Content marketing is the delivery mechanism to initially engage, before driving a predetermined next step from a precise audience or segment.

It complements paid and earned media, but ultimately is designed to migrate users to owned media channels. And the data that this provides (i.e. via eDM sign-ups or cookies) should make your paid activity more targeted and cost-effective.


To simplify that even more, what we’re really doing is combining push and pull marketing and optimising it to drive the bottom line. But in such a way that customers have ‘chosen’ us.


One of the better examples of this is the Nike+ community, which has built a massive army of users and social and physical advocates and influencers.

But for Nike, this isn’t just a brand, content or community play. The real gold is in the data, which enables them to be significantly more personalised and effective in their content strategy and broader performance marketing.


This is a truly best in class example of how you can ensure content marketing, brand, communities and performance are inexplicably linked.


While content is the ‘golden thread’ that powers the marketing ecosystem, automation (through technology) is the ‘enabler’ to make data-based decisions at scale, and ultimately, to knock your marketing targets out of the park.

Technology and automation enable us to deliver content marketing with personalised precision, and in the most cost-effective manner. It helps us understand who is engaging with content and fosters a means to engage with your customer ecosystem more deeply.


From a customer experience perspective, this is critically important as it arms us with the ability to engage when and how customers want, on topics that interest them, to be ‘human’ and to build trust by being relevant and contextual.


Technology does the heavy lifting to connect the dots between various platforms, and to aggregate data to provide real-time, actionable content marketing insights. It also enables us to score and segment owned visitors, and automate the media buying process.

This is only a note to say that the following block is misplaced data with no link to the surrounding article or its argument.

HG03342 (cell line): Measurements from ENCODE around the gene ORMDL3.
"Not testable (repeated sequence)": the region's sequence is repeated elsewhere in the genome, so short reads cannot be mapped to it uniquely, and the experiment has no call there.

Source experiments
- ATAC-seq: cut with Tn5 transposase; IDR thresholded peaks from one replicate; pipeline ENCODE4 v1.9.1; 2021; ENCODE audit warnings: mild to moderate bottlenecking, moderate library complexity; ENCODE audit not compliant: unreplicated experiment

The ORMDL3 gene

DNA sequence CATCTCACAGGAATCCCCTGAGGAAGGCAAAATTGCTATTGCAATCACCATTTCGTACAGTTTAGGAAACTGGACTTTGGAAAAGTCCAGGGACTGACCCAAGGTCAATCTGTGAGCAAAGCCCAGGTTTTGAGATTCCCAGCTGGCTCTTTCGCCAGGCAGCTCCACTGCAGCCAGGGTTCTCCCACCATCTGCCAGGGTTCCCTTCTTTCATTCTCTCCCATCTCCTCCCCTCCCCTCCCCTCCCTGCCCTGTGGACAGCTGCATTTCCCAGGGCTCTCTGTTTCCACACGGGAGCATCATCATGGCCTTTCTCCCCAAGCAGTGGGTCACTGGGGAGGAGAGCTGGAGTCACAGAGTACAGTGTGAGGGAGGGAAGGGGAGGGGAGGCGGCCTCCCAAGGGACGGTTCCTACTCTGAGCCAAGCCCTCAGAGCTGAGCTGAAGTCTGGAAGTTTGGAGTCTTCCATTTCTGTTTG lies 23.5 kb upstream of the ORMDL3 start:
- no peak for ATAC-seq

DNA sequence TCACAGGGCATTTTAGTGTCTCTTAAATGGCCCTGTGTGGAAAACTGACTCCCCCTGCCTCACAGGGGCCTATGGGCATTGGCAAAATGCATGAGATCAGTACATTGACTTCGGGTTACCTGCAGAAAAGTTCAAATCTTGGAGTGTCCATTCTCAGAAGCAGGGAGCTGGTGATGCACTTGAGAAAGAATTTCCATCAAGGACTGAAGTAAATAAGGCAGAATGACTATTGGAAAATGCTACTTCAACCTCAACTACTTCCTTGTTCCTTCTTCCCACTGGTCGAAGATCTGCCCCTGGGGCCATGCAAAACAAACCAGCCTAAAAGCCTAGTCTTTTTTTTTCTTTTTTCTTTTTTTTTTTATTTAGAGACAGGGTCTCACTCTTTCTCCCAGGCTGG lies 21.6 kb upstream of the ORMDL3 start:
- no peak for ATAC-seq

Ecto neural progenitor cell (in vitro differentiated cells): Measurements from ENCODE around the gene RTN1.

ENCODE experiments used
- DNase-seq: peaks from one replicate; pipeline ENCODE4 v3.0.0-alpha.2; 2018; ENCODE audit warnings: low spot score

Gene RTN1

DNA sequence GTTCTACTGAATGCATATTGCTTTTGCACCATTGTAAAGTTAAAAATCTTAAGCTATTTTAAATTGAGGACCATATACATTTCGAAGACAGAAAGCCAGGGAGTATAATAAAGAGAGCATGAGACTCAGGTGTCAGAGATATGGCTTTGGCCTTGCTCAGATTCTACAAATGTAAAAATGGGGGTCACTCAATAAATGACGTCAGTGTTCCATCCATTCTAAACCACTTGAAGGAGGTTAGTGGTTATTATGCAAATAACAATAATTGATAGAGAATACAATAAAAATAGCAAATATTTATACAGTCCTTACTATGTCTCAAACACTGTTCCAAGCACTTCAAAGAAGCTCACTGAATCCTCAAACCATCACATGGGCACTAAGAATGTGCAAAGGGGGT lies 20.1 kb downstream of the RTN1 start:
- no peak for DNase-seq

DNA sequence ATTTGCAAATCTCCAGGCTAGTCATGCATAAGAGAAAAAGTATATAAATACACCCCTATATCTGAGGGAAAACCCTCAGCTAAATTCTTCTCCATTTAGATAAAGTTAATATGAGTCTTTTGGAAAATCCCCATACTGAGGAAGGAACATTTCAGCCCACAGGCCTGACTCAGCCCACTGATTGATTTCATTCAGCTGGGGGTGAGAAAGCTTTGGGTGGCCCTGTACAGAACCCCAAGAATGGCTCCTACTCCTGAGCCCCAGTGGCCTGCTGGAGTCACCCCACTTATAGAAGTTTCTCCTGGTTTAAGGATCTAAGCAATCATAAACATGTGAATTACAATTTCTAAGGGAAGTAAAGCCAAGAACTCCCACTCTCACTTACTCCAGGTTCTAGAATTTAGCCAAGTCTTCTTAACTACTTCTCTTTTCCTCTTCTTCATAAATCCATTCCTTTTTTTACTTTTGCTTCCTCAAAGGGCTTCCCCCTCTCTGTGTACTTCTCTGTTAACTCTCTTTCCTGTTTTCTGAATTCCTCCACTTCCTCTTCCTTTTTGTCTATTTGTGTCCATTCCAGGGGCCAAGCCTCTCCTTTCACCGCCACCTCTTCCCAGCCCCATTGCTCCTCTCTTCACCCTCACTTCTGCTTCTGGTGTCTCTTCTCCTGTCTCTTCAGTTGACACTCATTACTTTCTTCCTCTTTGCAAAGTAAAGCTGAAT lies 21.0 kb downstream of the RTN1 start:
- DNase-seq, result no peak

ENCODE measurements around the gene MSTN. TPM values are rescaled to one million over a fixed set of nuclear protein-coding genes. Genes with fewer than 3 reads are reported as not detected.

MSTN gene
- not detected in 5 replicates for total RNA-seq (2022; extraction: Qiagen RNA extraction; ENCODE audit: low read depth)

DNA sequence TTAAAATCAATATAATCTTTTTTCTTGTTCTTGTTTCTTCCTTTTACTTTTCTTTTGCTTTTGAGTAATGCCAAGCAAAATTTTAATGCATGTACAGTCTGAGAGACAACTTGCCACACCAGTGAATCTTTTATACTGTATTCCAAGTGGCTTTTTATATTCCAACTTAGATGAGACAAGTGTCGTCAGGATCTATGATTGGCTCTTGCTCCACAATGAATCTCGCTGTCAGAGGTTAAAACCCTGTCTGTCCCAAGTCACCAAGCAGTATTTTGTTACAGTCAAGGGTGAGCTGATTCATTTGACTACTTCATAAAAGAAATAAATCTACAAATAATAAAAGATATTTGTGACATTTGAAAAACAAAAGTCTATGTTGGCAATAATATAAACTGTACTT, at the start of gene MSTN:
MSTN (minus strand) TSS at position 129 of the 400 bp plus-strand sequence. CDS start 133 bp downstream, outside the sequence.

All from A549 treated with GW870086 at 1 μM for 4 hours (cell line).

Ultimately, it can fuel a self-fulfilling loop that improves both the customer experience as well as commercial outcomes.

Many organisations create exceptional content. However, technology can let us scale activity more effectively to leverage your content marketing strategy within an inch of its life.


There are a couple of elements to this. Firstly, we can capture a massive amount of data from the thought leadership and content activity undertaken, both offline and through owned assets.

This data should be mined to improve the customer experience and bolster commercial outcomes. Specifically, we should segment the customer ecosystem and ensure the content we serve them is relevant to their intent, behaviour and value.

Set of data and code

In doing so, sophisticated segmentation reduces the cost to serve content and remarket.


And by understanding the greater marketing ecosystem and how consumers engage with us at a 1:1 level, we can make sure we’re providing the right offer or content, at the right time, through the right channel, to the right person.


These data signals should also inform the next iteration of our content marketing strategy and broader engagement to continue developing new ways to help customers.


From a business perspective, data is the gold that sits underneath content marketing, driving profitable growth in a far more targeted and cost-effective fashion.

Integrated marketing ecosystems are more than just fashionable threads

Pulling off this integrated ecosystem is unequivocally hard to achieve – otherwise, we’d all be doing it.

On the bright side, there’s a clear roadmap and it’s a relatively linear journey, as you can see via our content marketing maturity index (contact us for more).


Regardless of where you sit along this journey, the most crucial element of the ecosystem is to recognise it’s just that. ‘Integration’ is the keyword here.


Why do we need to focus on integration? Well, that’s simple. The point of a content-led marketing strategy is ultimately to sell more ‘stuff’.


And that’s what this ecosystem delivers – a more sophisticated way to engage customers, build sustainable brand value, and sell more effectively and efficiently.